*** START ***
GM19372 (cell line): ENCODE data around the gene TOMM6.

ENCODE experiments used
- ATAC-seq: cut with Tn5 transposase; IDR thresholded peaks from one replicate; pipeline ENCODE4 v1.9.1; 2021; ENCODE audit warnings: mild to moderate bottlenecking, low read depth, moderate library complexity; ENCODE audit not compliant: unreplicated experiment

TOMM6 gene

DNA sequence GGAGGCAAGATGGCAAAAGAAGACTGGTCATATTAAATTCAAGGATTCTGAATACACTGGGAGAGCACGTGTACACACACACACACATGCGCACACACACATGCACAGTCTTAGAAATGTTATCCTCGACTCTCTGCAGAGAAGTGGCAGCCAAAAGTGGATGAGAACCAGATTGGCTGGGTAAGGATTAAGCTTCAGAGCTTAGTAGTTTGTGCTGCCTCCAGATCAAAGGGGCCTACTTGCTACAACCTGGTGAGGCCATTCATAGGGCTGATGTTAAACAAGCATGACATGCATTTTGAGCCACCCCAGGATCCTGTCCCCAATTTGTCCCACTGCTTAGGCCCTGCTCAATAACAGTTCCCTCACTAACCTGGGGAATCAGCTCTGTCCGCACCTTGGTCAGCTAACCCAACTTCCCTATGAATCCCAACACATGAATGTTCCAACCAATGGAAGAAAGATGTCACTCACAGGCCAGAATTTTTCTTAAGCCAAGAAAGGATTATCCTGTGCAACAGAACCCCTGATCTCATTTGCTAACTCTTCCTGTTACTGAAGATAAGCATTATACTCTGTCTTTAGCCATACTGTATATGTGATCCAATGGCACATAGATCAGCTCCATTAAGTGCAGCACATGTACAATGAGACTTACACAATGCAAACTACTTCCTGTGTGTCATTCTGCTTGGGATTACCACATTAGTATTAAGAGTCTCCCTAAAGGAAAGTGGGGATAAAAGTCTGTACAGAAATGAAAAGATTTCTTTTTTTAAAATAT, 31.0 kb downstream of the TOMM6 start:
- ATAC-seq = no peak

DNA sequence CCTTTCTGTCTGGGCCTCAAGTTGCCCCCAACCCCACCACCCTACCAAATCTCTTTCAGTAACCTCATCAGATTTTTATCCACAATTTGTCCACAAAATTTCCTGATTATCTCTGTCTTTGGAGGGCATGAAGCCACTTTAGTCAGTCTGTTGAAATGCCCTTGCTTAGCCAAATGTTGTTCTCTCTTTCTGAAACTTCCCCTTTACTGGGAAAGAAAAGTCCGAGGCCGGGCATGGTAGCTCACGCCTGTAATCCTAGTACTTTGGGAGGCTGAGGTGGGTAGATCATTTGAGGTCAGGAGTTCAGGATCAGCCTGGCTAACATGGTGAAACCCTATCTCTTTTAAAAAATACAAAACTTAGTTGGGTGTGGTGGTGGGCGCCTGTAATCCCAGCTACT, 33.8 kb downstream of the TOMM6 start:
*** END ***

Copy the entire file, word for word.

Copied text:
GM19372 (cell line): ENCODE data around the gene TOMM6.

ENCODE experiments used
- ATAC-seq: cut with Tn5 transposase; IDR thresholded peaks from one replicate; pipeline ENCODE4 v1.9.1; 2021; ENCODE audit warnings: mild to moderate bottlenecking, low read depth, moderate library complexity; ENCODE audit not compliant: unreplicated experiment

TOMM6 gene

DNA sequence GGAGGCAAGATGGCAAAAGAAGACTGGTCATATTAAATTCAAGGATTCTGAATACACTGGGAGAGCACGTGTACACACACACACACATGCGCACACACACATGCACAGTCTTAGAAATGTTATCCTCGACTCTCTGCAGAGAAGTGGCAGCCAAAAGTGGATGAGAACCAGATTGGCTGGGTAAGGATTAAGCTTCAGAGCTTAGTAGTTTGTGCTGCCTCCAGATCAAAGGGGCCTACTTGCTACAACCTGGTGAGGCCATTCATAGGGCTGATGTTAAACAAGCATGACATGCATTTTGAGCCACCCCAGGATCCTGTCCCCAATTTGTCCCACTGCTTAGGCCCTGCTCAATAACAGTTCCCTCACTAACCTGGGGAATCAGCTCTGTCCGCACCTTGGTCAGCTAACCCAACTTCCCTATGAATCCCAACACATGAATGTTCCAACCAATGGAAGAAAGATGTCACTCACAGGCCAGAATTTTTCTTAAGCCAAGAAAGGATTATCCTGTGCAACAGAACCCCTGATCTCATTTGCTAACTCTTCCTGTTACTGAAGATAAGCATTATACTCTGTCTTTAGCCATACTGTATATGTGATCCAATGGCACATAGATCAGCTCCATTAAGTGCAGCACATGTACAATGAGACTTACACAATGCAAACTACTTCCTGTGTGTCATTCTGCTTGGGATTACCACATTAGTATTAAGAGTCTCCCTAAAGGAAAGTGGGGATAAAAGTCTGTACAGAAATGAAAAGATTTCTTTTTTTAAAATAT, 31.0 kb downstream of the TOMM6 start:
- ATAC-seq = no peak

DNA sequence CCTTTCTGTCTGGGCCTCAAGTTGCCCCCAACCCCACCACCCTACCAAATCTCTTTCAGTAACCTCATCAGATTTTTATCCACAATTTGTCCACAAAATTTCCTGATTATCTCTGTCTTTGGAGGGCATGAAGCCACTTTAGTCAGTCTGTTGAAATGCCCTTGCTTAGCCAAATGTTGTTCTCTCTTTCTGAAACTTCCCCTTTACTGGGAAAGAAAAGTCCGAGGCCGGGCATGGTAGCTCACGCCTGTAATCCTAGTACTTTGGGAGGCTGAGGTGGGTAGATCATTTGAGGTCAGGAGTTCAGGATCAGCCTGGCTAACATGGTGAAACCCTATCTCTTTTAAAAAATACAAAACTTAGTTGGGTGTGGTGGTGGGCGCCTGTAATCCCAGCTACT, 33.8 kb downstream of the TOMM6 start: